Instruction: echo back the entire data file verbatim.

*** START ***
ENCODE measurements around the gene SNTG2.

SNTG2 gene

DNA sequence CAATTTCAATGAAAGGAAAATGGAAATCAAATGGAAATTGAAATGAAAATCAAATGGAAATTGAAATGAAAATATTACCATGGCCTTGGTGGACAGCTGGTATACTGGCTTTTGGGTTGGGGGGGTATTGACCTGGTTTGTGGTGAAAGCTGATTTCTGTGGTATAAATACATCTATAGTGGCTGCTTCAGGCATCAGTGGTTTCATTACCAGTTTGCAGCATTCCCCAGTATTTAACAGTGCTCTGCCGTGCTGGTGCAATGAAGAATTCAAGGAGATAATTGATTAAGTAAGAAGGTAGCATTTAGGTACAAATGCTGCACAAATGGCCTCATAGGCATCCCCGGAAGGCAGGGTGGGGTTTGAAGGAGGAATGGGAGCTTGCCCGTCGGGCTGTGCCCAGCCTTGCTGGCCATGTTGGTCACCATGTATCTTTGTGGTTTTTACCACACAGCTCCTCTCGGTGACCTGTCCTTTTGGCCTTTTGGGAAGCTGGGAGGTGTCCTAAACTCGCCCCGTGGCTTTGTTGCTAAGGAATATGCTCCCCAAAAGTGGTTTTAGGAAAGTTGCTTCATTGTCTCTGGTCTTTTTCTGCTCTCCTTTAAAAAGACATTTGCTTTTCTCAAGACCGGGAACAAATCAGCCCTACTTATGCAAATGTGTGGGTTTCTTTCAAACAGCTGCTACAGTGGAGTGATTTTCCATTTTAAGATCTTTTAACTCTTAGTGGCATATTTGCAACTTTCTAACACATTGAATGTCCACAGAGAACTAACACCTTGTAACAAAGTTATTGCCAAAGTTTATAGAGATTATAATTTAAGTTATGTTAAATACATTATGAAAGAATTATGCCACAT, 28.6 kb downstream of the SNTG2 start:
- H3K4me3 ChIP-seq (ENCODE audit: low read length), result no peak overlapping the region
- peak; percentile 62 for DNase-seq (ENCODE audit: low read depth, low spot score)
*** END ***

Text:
ENCODE measurements around the gene SNTG2.

SNTG2 gene

DNA sequence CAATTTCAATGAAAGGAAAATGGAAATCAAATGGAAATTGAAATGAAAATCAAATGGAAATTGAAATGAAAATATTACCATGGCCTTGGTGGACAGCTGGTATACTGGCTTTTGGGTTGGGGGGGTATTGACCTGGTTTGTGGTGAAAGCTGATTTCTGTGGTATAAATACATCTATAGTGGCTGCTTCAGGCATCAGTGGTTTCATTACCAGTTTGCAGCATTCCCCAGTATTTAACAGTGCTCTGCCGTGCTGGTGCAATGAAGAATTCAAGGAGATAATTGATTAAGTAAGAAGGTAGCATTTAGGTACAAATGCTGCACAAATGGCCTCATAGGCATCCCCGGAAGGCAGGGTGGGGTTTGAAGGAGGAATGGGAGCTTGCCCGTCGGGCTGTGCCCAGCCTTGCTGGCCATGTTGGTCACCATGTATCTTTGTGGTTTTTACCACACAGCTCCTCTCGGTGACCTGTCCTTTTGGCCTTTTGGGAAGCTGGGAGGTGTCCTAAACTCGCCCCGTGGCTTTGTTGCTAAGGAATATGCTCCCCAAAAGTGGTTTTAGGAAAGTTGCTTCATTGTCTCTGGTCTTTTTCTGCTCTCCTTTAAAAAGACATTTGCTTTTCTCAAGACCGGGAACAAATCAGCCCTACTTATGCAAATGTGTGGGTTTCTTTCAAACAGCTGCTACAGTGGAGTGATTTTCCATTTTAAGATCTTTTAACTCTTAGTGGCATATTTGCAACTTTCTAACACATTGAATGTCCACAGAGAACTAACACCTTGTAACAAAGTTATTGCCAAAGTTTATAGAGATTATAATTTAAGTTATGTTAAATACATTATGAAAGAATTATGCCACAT, 28.6 kb downstream of the SNTG2 start:
- H3K4me3 ChIP-seq (ENCODE audit: low read length), result no peak overlapping the region
- peak; percentile 62 for DNase-seq (ENCODE audit: low read depth, low spot score)